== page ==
HOME >> BIOLOGY >> NEWS
Scientists seek cause for what makes good cell go bad

Genetic mutations--sudden, random and usually harmful changes to the structure of a gene--are only one factor that determines the ultimate fate of a cell. Chicago scientists have discovered that a non-genetic molecular process also can play a role, and that experimenters can influence this process in bacteria, they report in the April 1 issue of the journal Nature.

The research team, led by Philippe Cluzel, Assistant Professor in Physics at the University of Chicago, arrived at its finding by analyzing E. coli's chemotaxis system, the system that transmits the biochemical signals responsible for cell locomotion.

"We studied this simple system in bacteria as a model system for the general study of signal transduction networks," Cluzel said. "Signal transduction networks are everywhere in nature. The division of our cells is controlled by a signal transduction network, and its malfunction causes cancers."

The network that controls the movement of E. coli, a single-celled organism, is much simpler than the system that divides human cells. But signal transduction networks exhibit the same design principles across species, Cluzel said. Consequently, researchers will now attempt to apply their research methods to higher organisms.

A combination of traditional genetic experiments and computer simulations contributed to the study. "The methods they're using I think in many ways are the future of biology," said Michael North, deputy director of the Center for Complex Adaptive Systems Simulation at Argonne National Laboratory. North, who did not participate in the study but who is familiar with its findings, lauded Cluzel and his co-authors for their mathematical rigor and for pushing signal transduction research to new levels of volume and efficiency. "They were able to collect more data than anyone had in the past by a wide margin," North said.

Cluzel's team focused its study on monitoring and analyzing the intracellular signals
'"/>

Contact: Steve Koppes
skoppes@uchicago.edu
773-702-8366
University of Chicago
31-Mar-2004


Page: 1 2 3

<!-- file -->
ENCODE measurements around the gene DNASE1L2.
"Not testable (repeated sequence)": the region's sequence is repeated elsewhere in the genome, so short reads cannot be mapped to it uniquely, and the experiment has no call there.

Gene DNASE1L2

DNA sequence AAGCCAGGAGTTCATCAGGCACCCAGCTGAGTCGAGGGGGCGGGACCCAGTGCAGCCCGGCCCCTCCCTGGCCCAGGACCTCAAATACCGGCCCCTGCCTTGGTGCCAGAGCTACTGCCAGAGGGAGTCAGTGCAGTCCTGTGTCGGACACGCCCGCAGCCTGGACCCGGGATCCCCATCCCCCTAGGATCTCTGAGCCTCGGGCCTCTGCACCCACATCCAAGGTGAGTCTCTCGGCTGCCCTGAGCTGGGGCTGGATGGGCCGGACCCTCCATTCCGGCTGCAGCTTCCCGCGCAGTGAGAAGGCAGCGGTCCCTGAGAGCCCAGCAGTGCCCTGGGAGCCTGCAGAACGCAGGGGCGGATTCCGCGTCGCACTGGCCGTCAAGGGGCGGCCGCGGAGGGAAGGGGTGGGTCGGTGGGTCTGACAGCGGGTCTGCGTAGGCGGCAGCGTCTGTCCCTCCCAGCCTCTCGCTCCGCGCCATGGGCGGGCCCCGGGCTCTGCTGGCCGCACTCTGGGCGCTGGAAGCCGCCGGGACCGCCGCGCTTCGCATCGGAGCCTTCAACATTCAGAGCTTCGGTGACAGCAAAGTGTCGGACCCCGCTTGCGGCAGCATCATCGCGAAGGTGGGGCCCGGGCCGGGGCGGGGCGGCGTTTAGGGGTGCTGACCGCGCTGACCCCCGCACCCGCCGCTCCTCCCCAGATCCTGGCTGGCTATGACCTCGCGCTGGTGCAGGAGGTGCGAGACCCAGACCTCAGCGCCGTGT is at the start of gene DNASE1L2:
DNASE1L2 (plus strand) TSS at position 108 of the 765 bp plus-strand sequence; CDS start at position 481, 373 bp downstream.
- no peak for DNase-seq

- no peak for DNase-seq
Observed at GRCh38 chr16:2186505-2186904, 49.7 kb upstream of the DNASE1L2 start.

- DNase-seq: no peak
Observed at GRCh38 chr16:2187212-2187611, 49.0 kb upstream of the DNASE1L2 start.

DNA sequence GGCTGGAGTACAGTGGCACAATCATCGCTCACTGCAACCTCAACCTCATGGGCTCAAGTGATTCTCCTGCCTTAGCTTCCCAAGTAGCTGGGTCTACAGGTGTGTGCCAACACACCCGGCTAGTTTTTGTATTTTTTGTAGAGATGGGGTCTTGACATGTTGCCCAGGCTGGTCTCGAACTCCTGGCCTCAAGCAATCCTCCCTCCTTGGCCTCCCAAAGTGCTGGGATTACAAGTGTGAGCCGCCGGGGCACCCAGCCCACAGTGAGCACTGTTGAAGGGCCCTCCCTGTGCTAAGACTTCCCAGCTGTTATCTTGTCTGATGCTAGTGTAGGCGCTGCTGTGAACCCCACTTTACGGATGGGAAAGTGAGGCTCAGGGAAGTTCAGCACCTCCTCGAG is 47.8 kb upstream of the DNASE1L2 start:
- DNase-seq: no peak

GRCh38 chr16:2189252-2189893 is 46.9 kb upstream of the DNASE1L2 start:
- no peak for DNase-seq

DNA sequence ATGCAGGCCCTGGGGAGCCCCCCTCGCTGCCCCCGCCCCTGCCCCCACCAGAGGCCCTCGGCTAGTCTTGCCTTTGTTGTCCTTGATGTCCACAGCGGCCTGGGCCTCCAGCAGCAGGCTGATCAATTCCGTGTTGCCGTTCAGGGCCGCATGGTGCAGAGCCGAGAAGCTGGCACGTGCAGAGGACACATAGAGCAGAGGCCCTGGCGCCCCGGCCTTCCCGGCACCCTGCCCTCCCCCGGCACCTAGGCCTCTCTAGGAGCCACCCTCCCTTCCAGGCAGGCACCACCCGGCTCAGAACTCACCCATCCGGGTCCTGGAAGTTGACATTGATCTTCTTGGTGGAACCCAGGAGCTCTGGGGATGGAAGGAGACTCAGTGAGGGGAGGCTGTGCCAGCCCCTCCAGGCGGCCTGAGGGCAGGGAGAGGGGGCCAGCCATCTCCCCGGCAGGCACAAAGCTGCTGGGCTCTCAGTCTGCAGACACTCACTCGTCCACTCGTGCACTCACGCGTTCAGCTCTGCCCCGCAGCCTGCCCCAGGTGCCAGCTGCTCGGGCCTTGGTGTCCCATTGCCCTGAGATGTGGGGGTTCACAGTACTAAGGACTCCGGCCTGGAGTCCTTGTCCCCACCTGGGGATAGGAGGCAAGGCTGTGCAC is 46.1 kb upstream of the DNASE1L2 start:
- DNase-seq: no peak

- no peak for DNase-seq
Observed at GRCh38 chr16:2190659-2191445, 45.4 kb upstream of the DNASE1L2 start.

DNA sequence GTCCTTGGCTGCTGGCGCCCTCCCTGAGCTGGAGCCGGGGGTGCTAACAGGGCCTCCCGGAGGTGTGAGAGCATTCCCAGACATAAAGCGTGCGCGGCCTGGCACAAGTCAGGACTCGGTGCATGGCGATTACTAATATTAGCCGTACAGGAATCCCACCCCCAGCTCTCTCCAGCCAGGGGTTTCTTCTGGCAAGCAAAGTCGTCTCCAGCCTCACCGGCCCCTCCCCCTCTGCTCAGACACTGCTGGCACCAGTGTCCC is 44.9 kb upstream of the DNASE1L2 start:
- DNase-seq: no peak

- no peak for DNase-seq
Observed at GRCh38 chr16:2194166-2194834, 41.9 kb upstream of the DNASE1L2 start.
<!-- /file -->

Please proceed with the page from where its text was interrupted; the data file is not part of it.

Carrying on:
Related biology news :

1. Scientists to prototype cyberinfrastructure for research and education access to ocean observatories
2. Scientists sequence genome of kind of organism central to biospheres carbon cycle
3. Scientists find nanowires capable of detecting individual viruses
4. Scientists discover potential new way to control drug-resistant bacteria
5. Scientists explore genome of methane-breathing microbe
6. Scientists decipher genetic code of biothreat pathogen
7. Stuck on you: Scientists lay bare secrets of bacterial attachment proteins
8. Scientists discover proteins involved in spread of HIV-1 infection
9. Scientists fear new Ebola outbreak may explain sudden gorilla disappearance
10. Scientists reinvent DNA as template to produce organic molecules
11. Scientists visualise cellular handmaiden that restores shape to proteins

Post Your Comments:
*Name:
*Comment:
*Email:


(Date:3/30/2017)... The research team of The Hong Kong ... identification by adopting ground breaking 3D fingerprint minutiae recovery and matching ... and accuracy for use in identification, crime investigation, immigration control, security ... ... A research team led by ...
(Date:3/29/2017)... , March 29, 2017  higi, the health ... in North America , today announced ... and the acquisition of EveryMove. The new investment and ... set of tools to transform population health activities through ... lifestyle data. higi collects and secures data ...
(Date:3/27/2017)... 27, 2017  Catholic Health Services (CHS) has ... Society (HIMSS) Analytics for achieving Stage 6 on ... . In addition, CHS previously earned a place ... an electronic medical record (EMR). "HIMSS ... of EMR usage in an outpatient setting.  This ...
Breaking Biology News(10 mins):
(Date:10/12/2017)... ... October 12, 2017 , ... ... the first-ever genomics analysis platform specifically designed for life science researchers to ... of pioneering researcher Rosalind Franklin, who made a major contribution to the ...
(Date:10/11/2017)... (PRWEB) , ... October 11, 2017 , ... Personal eye wash is a basic first ... eye at a time. So which eye do you rinse first if a dangerous substance ... Plum Duo Eye Wash with its unique dual eye piece. , “Whether its ...
(Date:10/11/2017)... , Oct. 11, 2017  VMS BioMarketing, a leading ... a nationwide oncology Clinical Nurse Educator (CNE) network, which will ... need for communication among health care professionals to enhance the ... nurses, office staff, and other health care professionals to help ... breast cancer. ...
(Date:10/11/2017)... , ... October 11, 2017 , ... ... the implantation and pregnancy rates in frozen and fresh in vitro fertilization ... progesterone and maternal age to IVF success. , After comparing the results from ...
Breaking Biology Technology:
Cached News: